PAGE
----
Bipartisan former EPA chiefs say Trump administration has abandoned agency's mission
Four former Environmental Protection Agency (EPA) administrators appeared before the House Energy and Commerce Committee on Tuesday, criticizing the agency under the direction of the Trump administration and imploring Congress to push it to return to its mission.
“I’m here for one reason and one reason only. And it’s not to weep about all my precious rules being rolled back. Though I admit that the constant roll-back is beginning to tick me off a bit,” said Gina McCarthy, in her first appearance before Congress since heading the EPA under former President Obama.
“I’m here to remind the political leadership at the EPA that what they do matters, and it’s time for them to step up and do their jobs. Just do your jobs. Right now this administration is trying to systemically undo health protections by running roughshod over the law.”
McCarthy joined Republican counterparts spanning the Reagan to George W. Bush administrations. Their appearance comes after they sent a letter to various members of Congress offering the help of former EPA staff, who, concerned about the direction of the agency, formed an association — The Environmental Protection Network.
The four former cabinet secretaries say the agency is reversing course and endangering human health along the way.
“Today, as never before, the mission of EPA is being seriously undermined by the very people who have been entrusted with carrying that mission out,” Christine Todd Whitman, who headed the agency under former President George W. Bush, said in her opening remarks. She pointed to a retreat from science, the influence of regulated industries, a disinterest in addressing climate change and a lack of a focus on public health as areas for concern.
“This unprecedented attack on science-based regulations designed to protect the environment and public health represents the gravest threat to the effectiveness of the EPA — and to the federal government’s overall ability to do the same — in the nation’s history,” she said.
The EPA has faced a number of controversies under the Trump administration, ranging from ethical issues tied to former Administrator Scott Pruitt, to ignoring scientists both inside and outside the agency, to accusations it is rolling back regulations to favor industry.
That has spurred a growing response from a number of current and former employees of the agency, including the ex-administrators.
“I’ve never had a situation where four former EPA administrations, three Republicans and one Democrat…would come in and sounds the alarm the way they did today,” Rep. Diana DeGette (D-Colo.) said of her tenure on the committee.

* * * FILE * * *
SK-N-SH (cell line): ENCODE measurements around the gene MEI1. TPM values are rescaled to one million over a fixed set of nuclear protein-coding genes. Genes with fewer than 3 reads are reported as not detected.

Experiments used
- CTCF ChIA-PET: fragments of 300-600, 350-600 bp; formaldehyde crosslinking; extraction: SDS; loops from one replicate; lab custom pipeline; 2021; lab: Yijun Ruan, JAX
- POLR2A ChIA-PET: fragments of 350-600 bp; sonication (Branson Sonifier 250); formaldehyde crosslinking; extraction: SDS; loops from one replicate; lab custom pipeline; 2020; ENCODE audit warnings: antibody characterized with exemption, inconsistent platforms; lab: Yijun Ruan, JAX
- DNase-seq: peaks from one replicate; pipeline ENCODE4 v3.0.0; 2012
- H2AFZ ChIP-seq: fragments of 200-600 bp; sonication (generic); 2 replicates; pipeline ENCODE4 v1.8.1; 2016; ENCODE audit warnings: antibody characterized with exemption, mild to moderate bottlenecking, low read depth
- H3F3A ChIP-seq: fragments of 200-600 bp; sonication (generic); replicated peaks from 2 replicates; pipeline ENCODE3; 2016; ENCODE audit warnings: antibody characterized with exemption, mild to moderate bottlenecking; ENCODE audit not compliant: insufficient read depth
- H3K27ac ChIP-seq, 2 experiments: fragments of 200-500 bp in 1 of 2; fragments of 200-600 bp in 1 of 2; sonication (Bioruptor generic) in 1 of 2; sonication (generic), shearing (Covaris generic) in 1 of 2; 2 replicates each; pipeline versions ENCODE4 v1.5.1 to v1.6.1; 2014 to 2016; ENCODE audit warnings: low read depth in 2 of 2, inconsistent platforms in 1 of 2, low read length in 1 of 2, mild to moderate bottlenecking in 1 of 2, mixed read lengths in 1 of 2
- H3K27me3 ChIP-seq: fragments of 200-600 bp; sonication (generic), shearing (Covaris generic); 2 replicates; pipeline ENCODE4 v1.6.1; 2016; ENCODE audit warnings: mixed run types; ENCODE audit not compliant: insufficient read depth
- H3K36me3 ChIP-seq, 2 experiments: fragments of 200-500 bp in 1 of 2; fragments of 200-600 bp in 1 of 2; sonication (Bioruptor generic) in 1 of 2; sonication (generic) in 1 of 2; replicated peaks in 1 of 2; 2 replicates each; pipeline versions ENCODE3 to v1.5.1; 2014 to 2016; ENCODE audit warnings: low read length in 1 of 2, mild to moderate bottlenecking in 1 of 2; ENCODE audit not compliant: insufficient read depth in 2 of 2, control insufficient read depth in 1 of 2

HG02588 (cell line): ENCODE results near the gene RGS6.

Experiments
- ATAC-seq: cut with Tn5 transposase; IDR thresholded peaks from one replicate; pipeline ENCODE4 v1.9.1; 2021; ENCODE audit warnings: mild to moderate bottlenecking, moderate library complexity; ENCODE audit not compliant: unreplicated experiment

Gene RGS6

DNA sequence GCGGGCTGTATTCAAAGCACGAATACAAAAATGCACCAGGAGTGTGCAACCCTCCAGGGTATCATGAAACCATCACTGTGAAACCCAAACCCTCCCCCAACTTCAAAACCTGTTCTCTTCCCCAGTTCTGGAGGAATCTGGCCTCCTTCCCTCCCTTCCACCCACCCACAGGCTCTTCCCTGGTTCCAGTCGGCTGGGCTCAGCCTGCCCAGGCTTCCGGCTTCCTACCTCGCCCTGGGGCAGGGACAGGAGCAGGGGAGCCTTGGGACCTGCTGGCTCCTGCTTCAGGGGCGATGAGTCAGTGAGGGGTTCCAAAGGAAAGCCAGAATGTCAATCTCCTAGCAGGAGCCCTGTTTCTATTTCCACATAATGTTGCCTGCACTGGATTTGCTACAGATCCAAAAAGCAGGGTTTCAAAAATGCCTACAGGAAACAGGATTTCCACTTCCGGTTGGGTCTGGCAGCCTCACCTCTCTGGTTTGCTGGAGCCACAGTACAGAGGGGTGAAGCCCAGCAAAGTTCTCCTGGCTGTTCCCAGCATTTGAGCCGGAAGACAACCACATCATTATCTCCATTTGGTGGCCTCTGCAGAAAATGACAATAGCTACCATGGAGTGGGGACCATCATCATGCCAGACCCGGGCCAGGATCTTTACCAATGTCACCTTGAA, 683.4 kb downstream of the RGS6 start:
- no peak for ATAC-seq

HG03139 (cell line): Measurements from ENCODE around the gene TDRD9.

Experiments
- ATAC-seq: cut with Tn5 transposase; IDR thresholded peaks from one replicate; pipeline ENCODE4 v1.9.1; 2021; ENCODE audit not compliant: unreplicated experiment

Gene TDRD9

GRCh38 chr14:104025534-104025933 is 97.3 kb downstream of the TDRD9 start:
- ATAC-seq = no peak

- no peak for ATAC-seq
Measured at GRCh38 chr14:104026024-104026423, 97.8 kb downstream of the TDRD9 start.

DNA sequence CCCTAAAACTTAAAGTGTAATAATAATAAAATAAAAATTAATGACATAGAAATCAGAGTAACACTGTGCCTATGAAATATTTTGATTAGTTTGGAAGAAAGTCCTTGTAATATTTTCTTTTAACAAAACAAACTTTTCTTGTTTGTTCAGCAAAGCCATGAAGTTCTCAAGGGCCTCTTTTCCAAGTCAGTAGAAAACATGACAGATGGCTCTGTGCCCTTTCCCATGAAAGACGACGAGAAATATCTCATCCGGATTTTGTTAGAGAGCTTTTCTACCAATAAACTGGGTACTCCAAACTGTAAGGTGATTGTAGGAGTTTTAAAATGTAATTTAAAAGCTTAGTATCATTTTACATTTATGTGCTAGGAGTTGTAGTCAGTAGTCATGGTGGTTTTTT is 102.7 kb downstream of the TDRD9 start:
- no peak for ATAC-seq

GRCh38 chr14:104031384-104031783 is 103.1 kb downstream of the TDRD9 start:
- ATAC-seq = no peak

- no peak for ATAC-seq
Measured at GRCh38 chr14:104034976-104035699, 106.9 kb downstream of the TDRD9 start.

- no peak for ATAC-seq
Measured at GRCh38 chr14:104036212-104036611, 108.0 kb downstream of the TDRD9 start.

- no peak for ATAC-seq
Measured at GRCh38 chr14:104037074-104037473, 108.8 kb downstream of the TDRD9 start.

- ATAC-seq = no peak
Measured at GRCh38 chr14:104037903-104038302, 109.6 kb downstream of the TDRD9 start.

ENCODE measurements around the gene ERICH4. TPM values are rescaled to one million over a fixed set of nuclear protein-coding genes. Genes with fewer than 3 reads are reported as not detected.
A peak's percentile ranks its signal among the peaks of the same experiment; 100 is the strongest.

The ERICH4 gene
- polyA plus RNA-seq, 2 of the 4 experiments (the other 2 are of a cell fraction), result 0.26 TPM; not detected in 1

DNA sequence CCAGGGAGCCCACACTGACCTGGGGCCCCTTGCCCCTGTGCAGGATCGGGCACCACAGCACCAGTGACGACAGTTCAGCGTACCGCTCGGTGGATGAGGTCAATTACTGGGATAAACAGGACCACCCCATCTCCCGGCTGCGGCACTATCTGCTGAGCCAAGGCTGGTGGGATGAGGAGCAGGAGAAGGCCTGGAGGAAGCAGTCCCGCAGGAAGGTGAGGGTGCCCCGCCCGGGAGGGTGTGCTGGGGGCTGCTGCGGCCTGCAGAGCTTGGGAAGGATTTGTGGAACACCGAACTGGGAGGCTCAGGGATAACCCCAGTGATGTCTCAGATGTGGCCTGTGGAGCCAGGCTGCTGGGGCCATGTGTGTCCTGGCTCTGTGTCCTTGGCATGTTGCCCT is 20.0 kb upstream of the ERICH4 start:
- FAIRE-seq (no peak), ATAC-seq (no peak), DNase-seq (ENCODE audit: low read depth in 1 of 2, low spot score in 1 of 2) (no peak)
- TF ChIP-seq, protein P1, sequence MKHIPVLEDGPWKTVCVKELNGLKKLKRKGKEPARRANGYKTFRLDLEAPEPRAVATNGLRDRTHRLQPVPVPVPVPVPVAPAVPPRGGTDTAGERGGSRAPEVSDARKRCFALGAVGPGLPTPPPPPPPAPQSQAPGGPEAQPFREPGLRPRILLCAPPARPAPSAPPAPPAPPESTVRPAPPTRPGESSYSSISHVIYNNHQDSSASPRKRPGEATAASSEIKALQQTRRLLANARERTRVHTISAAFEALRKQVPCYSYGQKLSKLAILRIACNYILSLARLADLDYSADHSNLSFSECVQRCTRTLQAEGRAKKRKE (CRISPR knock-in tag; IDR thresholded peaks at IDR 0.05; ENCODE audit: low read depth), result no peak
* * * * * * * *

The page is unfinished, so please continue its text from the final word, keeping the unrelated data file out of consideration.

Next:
EPA did not respond to The Hill's requests for comment.
The hearing comes on the heels of a contentious meeting between the EPA and its Science Advisory Board and renewed concerns that the agency is sidelining scientists.
“Science is important,” Rep. Paul Tonko (D-N.Y.), one of the top Democrats on the committee, said after the hearing. “We need to get back to embracing the wholesome mission of the agency and the cost of not providing science-based policy making is measure in the loss of human life.”
McCarthy and Lee Thomas, who headed the agency under President Reagan, both highlighted a need for rigorous oversight of the agency from Congress.
“I for one am here to implore the subcommittee to use its authority to ensure that EPA is focused on its mission. To question whether the agency is appropriately including career staff in decision-making, is protecting scientists from political interference, and is taking actions that make our lives healthier and our natural resources cleaner,” McCarthy wrote in her opening remarks.
“Evidence so far suggests that today’s EPA is not focused on the agency’s mission but is instead focused on specific results which will deliver on President Trump’s campaign promises to dismantle the EPA.”
As the agency approaches its 50th anniversary, the former administrators were clear in their consensus that the agency is backtracking on a number of notable fronts.
Several of them voiced concern over what they said is an agency pivot toward valuing regulatory rollbacks over environmental or public health benefits.
“We think that they should be focused on economics. That’s alright. It’s just that the primary justification for rules changes in this administration is always economic. Often the environment and health is not even mentioned. I’ve never seen that before,” William Reilly, who headed the agency under George H.W. Bush told reporters after the hearing. “The purpose of these statutes, obviously, is secondary to the economic deregulatory mission.”
McCarthy echoed that sentiment.
“I’m tired of hearing decisions made where all we talk about is how much it’s reduced manufacturing costs,” she said.
The former administrators criticized the agency for frequently portraying economic progress as being at odds with environmental regulations — two things, they say, can proceed in tandem.
The group also raised concerns over how the agency calculates the cost-benefit analysis of its regulations.
“They minimize the benefits and they maximize the cost, McCarthy said. “We need to have credible science, credible cost-benefit analysis so you can make the decisions you’re supposed to make. This EPA is not making credible decisions. And it's distressing to see.”
Several committee Republicans said they viewed past EPA administrators as leading the agency beyond the scope of its authority.
Rep. David McKinley (R-W.V.) specifically called out McCarthy, saying, “Under her leadership I think the EPA went rogue and deviated from the historic missions you all were talking about.”
Committee Democrats said Republicans chose not to invite any of their own witnesses to the hearing.
Tonko said this administration’s EPA was “rejecting totally the work they’re supposed to be doing.”